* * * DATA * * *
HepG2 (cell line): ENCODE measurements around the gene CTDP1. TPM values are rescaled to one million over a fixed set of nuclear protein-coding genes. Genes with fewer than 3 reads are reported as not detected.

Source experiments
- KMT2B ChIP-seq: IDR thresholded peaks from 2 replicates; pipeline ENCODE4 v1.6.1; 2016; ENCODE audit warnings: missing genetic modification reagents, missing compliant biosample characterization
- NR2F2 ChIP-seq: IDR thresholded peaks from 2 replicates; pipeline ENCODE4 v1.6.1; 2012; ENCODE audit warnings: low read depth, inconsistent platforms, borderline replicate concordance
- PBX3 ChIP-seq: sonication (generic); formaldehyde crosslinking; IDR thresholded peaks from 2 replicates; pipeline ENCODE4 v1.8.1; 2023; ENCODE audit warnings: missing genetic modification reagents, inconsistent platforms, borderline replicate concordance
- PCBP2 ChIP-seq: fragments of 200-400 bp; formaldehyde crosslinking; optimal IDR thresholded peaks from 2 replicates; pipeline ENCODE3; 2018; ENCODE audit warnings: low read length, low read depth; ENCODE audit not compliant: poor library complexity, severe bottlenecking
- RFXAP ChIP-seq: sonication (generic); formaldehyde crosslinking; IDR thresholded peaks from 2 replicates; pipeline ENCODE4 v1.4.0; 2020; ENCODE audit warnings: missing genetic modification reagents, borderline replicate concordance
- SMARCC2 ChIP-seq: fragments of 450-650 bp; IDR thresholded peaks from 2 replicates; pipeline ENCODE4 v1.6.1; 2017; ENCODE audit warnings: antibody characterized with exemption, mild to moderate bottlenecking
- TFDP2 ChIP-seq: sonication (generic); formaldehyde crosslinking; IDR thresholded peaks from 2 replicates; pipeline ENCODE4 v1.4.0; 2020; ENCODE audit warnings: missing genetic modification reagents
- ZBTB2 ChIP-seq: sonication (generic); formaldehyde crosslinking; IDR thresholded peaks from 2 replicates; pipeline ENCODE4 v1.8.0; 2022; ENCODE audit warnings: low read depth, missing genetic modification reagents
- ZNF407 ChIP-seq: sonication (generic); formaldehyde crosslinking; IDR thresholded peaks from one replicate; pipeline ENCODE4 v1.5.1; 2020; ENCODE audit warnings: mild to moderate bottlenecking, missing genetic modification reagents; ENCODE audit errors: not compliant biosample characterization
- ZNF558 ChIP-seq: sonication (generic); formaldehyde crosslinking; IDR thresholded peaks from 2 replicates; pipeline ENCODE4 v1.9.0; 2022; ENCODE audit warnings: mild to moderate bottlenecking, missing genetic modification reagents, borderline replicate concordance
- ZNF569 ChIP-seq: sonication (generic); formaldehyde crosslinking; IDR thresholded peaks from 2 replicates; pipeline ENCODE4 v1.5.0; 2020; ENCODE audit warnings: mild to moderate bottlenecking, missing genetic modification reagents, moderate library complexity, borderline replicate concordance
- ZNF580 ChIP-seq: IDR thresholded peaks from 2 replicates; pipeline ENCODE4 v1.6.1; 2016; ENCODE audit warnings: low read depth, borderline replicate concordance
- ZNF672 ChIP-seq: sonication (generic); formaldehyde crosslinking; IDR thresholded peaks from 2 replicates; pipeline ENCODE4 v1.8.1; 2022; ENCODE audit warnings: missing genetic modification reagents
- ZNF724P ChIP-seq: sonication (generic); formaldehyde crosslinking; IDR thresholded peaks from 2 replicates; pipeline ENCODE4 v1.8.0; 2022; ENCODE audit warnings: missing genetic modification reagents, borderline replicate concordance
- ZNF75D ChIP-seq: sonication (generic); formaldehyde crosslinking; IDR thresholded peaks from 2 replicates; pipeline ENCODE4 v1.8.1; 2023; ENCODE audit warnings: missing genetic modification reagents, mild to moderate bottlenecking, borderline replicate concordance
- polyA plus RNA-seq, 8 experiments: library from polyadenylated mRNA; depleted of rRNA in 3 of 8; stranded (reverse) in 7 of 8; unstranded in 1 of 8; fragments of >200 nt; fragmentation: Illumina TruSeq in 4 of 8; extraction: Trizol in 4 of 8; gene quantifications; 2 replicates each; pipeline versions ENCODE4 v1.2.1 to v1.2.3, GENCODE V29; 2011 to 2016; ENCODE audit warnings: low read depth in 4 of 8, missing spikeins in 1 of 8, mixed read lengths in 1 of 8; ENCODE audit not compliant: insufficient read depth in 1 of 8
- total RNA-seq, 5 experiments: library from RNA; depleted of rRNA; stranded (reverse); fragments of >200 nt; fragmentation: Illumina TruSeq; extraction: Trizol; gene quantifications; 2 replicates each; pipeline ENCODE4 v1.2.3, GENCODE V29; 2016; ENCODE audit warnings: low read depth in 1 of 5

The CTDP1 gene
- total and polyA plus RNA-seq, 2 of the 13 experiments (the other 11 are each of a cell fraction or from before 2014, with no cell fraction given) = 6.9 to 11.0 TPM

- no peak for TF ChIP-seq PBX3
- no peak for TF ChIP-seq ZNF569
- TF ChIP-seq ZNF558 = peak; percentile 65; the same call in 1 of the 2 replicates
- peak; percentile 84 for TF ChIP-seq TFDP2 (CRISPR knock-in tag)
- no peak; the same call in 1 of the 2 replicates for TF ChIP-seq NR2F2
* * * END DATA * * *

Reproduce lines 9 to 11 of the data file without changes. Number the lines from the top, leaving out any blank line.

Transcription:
- TFDP2 ChIP-seq: sonication (generic); formaldehyde crosslinking; IDR thresholded peaks from 2 replicates; pipeline ENCODE4 v1.4.0; 2020; ENCODE audit warnings: missing genetic modification reagents
- ZBTB2 ChIP-seq: sonication (generic); formaldehyde crosslinking; IDR thresholded peaks from 2 replicates; pipeline ENCODE4 v1.8.0; 2022; ENCODE audit warnings: low read depth, missing genetic modification reagents
- ZNF407 ChIP-seq: sonication (generic); formaldehyde crosslinking; IDR thresholded peaks from one replicate; pipeline ENCODE4 v1.5.1; 2020; ENCODE audit warnings: mild to moderate bottlenecking, missing genetic modification reagents; ENCODE audit errors: not compliant biosample characterization